4. 5 out of 5

    Riley

    If any of this interests you I highly recommend picking this up: - 19th century Italy inspired world - mafia family - political intrigue - unique magic system - queer main character - genderfluid love interest

  5. 4 out of 5

    Chelsea (chelseadolling reads)

    I wanted to love this one bc the queer rep was AMAZING, but I’d be lying if I said the plot didn’t have my eyes glazing over for 90% of the book. It takes a lot for me to like fantasy and this just didn’t do it for me 😕 womp

  6. 4 out of 5

    Mackenzi

    non-binary leads in a pre-unification-Italy-mafioso-family fantasy aw yiss

  7. 4 out of 5

    Melanie

    Blog | Twitter | Tumblr | Instagram | Youtube | Twitch Buddy read with May at Forever and Everly! ❤

  8. 5 out of 5

    may ➹

    Amy Rose Capetta called her partner her “very own sexy magic tutor” in the acknowledgements and your loss if you don’t want to read a book about sexy magic tutors, magic that can turn men into objects, and gay // buddy read with felix and bad memory

  9. 4 out of 5

    ⚔ Silvia ⚓

    I've thought about it and while a lot of the premise of this book sounds amazing, as an Italian person the mafia element makes me way too uncomfortable to even consider reading it.

  10. 4 out of 5

    julianna ➹

    wow our main characters are a genderfluid couple, amazing The Brilliant Death is set in an Italy-inspired land, Vinalia, where they’re ruled by the five mafia-esque dons. In this world, stregas are people who have various powers— such as being able to bake food that helps uncover hidden memories or turning someone’s worries into physical form— but most of them are hidden to the outside world. Teo, the protagonist, is the daughter of one of the dons and secretly a strega: she often turns her fathe wow our main characters are a genderfluid couple, amazing The Brilliant Death is set in an Italy-inspired land, Vinalia, where they’re ruled by the five mafia-esque dons. In this world, stregas are people who have various powers— such as being able to bake food that helps uncover hidden memories or turning someone’s worries into physical form— but most of them are hidden to the outside world. Teo, the protagonist, is the daughter of one of the dons and secretly a strega: she often turns her father’s opponents into items that she uses to adorn her room. I loved the writing of this book so, so much. It was so beautiful and fluid. just like our mcs ;) The plot also moves from the standard Traveling To The Area to interesting-court-intrigue-and-politics, and uhhhh I would die for that trope. But what I Really Want To Talk About is the Romance; Teo and Cielo were so cute :') :') :') :') :') and they both bond over their similar strega abilities and :') Not gonna lie I would backflip into a chasm if it meant they would stay together forever this was just overall a really solid read that I loved; thank you so much to the divinity Amy Rose Capetta for blessing us with this amazing genderqueer couple Trigger & content warnings for death, sexism, child abandonment, and the explicit skinning of a human.

  11. 4 out of 5

    ♆Hayley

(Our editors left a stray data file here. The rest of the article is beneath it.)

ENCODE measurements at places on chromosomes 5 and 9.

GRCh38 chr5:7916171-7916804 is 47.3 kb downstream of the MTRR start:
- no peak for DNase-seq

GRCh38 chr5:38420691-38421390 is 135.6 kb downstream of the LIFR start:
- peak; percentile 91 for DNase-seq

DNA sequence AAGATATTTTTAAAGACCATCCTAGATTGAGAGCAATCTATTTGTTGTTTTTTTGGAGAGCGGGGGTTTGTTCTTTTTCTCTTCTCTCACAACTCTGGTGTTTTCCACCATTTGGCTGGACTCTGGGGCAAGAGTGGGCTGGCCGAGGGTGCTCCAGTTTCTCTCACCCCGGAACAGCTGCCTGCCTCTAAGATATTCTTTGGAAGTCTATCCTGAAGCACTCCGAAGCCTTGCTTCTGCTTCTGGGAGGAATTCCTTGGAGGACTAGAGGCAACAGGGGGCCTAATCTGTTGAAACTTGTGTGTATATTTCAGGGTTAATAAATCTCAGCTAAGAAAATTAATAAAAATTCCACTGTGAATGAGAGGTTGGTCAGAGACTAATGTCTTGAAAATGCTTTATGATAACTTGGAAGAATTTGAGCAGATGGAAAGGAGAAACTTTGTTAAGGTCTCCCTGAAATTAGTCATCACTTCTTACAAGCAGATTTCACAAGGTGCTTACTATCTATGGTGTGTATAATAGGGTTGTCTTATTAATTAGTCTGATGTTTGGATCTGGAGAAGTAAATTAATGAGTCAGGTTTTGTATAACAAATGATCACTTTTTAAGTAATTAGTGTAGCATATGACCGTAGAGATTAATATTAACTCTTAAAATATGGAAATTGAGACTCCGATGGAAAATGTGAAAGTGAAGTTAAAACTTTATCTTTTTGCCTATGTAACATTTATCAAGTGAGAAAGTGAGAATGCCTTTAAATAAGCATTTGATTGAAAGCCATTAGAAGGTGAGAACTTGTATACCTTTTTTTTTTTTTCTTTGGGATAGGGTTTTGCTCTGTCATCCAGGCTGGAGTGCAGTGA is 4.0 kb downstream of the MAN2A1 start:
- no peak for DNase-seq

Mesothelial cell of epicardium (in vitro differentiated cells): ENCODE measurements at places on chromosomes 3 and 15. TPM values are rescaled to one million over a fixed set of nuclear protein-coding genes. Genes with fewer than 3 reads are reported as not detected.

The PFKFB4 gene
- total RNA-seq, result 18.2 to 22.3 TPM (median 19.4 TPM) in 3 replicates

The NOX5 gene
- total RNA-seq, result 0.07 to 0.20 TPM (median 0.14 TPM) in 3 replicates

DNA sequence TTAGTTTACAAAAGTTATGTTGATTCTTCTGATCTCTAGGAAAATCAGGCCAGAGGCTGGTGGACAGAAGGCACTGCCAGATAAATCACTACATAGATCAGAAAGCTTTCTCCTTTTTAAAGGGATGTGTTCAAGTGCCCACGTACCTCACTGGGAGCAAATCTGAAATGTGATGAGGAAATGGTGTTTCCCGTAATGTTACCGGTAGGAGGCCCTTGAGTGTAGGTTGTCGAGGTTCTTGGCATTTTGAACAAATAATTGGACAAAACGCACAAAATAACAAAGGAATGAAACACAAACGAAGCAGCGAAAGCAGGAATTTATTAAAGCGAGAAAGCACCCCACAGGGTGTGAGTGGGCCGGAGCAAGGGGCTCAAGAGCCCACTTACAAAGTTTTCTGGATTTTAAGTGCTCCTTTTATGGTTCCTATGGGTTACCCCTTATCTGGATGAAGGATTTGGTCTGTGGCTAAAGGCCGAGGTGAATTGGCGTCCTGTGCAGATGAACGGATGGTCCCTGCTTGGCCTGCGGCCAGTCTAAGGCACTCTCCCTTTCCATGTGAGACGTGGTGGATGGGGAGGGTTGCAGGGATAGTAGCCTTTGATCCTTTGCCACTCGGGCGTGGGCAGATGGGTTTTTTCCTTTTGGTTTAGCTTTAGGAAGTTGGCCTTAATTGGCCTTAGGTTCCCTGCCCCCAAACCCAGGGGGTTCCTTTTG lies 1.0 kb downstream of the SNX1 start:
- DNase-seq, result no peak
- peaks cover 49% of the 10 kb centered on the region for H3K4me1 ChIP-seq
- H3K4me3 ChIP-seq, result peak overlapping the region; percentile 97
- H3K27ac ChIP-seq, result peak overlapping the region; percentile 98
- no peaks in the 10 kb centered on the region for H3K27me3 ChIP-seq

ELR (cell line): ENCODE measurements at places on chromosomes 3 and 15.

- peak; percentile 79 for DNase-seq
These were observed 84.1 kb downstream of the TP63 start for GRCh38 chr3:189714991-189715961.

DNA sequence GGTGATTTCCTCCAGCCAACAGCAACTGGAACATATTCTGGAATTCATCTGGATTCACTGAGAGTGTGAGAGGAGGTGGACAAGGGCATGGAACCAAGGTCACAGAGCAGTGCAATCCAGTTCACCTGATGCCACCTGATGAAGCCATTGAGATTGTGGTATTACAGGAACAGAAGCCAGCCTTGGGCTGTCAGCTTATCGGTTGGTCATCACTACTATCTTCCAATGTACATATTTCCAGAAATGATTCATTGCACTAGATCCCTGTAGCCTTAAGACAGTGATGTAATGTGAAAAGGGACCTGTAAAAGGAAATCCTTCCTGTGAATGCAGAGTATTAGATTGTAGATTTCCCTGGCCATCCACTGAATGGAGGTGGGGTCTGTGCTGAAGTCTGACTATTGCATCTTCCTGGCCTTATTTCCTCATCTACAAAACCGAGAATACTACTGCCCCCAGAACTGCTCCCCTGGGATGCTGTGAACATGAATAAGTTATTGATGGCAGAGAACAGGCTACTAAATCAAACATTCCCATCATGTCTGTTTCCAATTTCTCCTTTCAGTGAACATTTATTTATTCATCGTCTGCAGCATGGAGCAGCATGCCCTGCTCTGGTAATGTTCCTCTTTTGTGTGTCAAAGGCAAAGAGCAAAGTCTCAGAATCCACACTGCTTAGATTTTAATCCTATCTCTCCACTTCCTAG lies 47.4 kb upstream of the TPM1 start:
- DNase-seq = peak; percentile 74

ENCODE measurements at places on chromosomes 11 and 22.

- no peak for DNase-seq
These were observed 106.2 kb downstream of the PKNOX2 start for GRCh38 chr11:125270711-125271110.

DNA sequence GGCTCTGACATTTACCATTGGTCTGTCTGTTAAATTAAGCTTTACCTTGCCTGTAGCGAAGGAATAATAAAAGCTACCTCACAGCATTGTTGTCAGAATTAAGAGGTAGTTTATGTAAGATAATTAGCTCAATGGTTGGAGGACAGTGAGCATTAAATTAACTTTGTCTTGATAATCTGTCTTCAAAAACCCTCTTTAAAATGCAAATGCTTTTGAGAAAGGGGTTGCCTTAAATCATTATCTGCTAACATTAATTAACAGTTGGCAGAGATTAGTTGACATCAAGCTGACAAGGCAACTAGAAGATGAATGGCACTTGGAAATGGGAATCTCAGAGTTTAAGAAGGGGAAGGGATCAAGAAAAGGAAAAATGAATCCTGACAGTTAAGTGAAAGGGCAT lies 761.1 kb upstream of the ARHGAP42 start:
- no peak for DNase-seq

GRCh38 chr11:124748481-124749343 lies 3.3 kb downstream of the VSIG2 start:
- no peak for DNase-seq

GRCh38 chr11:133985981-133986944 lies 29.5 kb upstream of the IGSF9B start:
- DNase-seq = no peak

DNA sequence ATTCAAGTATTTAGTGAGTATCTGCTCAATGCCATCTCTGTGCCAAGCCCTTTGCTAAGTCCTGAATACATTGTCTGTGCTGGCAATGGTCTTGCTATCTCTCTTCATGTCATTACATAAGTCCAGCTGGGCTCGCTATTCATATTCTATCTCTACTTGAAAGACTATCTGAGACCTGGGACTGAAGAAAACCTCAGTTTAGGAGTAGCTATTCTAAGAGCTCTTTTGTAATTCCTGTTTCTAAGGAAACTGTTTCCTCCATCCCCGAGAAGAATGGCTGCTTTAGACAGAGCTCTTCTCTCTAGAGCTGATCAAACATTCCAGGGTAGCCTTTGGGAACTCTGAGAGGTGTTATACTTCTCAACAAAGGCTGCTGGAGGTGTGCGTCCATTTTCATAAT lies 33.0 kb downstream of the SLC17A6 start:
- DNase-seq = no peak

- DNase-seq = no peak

DNF 32% When I first decided to DNF this over the weekend I had a lot to say about it. Now, I just don't care. I don't care enough for a roast, I don't care enough for a lengthy review, I just do. not. care. about this book. At. All. What I do care about is that I freaking bought this at full price, which I never do and it was so disappointing, and now I'm pissed and I want my money back. So, without further adiu a quick run through. 1. The characters were boring and flat. I didn't care what they t DNF 32% When I first decided to DNF this over the weekend I had a lot to say about it. Now, I just don't care. I don't care enough for a roast, I don't care enough for a lengthy review, I just do. not. care. about this book. At. All. What I do care about is that I freaking bought this at full price, which I never do and it was so disappointing, and now I'm pissed and I want my money back. So, without further adiu a quick run through. 1. The characters were boring and flat. I didn't care what they thought, who they were or what they were doing. I didn't really understand Teo, she was conflicting to me and I didn't care to figure her out. 2. The world was extremely underdeveloped and everything was shallow. There was a brief overview of the families and the.. land? But that's about it. The magic was cool but also not explained. While reading I constantly felt like I was missing something, there wasn't enough information, no backstories when there should have been, no details, conflicts were smoothed over with no evidence of the smoothing actually happening. Example, one moment Teo and Cielo were "enemies" and the next Cielo was Teo's magic tutor. Like, what? This left me feeling scattered and confused and at 32% I still felt that I knew nothing about anyone, the magic or the world. Everything was shallow, shallow, shallow. The first "villain" and tragic event seemed totally out of nowhere and useless. 4. The writing.. left much to be desired. Straight up, it was bad. Case in point. Startling muscles lined my legs, and between them sat something that looked like a close cousin to a large, undercooked noodle. WHO. THE. FUCK. APPROVED. THAT?! I LOVE NOODLES AND NOW I'M TRAUMATIZED. I know it's YA but it's a penis, it's a fucking penis. HOW IS CALLING IT WHAT IT IS WORSE THAN THAT GROSS DESCRIPTION?! It's not a noodle, please do not compare male genitalia to FOOD. It's okay to say penis, it's not a naughty word. It's a fact. It's a penis, a penis, a penis, a penis. 4. The representation of gender fluidity was one of the main reasons I was so excited for this book and I really loved that aspect. It was so awesome and refreshing to read about gender fluid characters and I'm so happy that gender fluidity is getting representation. That being said, personally I did not think this was a good book. I just didn't like this. I didn't think it was written well and, to me, everything was lacking. Could have been so awesome though.. Ugh, serious buyer's remorse. Yes, Dee, I am.